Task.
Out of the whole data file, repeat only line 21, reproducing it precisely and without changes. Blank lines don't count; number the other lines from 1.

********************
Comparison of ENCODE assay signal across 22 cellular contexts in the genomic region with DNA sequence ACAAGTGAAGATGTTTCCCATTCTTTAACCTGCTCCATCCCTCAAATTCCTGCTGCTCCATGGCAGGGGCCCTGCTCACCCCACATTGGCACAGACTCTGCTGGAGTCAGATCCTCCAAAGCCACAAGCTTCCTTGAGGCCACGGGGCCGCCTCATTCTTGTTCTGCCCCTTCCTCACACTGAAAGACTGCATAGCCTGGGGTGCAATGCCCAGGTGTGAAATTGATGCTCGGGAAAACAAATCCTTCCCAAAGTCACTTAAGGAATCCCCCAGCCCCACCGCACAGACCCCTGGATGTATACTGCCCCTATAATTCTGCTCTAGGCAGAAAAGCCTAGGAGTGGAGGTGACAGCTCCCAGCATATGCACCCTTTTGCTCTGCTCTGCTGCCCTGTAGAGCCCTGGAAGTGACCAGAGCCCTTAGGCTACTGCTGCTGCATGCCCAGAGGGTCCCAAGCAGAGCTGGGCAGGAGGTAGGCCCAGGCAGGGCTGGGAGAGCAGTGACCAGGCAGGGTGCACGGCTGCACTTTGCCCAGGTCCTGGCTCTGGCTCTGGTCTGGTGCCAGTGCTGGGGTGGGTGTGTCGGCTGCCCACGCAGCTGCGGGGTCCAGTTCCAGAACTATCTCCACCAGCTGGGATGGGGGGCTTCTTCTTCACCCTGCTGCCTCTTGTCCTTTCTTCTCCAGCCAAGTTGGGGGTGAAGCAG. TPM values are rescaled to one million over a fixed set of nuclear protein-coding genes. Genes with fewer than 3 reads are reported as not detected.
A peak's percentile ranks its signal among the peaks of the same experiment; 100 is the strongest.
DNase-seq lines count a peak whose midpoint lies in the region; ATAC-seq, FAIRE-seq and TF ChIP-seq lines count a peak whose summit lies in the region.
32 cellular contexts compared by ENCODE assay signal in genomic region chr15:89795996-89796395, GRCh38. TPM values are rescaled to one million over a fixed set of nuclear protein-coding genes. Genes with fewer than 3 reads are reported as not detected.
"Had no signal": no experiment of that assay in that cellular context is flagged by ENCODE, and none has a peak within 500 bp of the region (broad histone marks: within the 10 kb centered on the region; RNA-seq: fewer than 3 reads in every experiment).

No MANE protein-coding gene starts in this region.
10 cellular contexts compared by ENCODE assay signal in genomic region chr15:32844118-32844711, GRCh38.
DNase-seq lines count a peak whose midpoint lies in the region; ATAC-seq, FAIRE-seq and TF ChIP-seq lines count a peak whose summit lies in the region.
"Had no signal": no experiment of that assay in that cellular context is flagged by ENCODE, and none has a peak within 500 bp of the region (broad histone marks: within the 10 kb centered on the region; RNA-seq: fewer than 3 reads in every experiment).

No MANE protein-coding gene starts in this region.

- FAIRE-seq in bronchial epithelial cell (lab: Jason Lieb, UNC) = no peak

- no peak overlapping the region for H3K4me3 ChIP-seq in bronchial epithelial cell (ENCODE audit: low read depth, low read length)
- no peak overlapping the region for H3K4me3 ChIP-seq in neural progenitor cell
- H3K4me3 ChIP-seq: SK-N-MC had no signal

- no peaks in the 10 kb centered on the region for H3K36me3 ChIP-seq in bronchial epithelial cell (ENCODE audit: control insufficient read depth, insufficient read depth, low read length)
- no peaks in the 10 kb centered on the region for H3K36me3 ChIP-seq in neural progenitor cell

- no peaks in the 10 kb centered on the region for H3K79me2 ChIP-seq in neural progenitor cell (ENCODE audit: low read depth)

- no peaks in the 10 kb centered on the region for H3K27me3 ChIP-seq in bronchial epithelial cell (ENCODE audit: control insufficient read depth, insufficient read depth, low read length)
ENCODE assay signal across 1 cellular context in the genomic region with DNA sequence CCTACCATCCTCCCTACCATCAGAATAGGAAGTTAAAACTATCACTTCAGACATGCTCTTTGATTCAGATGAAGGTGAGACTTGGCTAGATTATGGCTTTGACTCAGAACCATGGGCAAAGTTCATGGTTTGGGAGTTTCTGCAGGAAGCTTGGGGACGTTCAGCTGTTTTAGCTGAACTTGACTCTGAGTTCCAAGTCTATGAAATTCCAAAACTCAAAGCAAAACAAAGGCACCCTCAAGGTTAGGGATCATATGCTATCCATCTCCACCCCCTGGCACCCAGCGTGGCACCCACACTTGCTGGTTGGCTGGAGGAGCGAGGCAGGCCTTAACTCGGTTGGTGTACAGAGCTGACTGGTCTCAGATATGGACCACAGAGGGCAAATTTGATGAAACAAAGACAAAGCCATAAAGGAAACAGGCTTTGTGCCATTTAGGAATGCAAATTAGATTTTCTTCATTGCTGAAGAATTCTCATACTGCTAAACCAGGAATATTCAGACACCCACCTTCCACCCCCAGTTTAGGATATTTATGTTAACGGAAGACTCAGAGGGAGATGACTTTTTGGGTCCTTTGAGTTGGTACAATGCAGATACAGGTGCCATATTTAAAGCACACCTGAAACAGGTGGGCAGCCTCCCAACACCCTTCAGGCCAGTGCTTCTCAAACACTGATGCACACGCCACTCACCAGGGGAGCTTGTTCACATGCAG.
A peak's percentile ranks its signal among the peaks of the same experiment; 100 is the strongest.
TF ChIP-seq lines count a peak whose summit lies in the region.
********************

TF ChIP-seq lines count a peak whose summit lies in the region.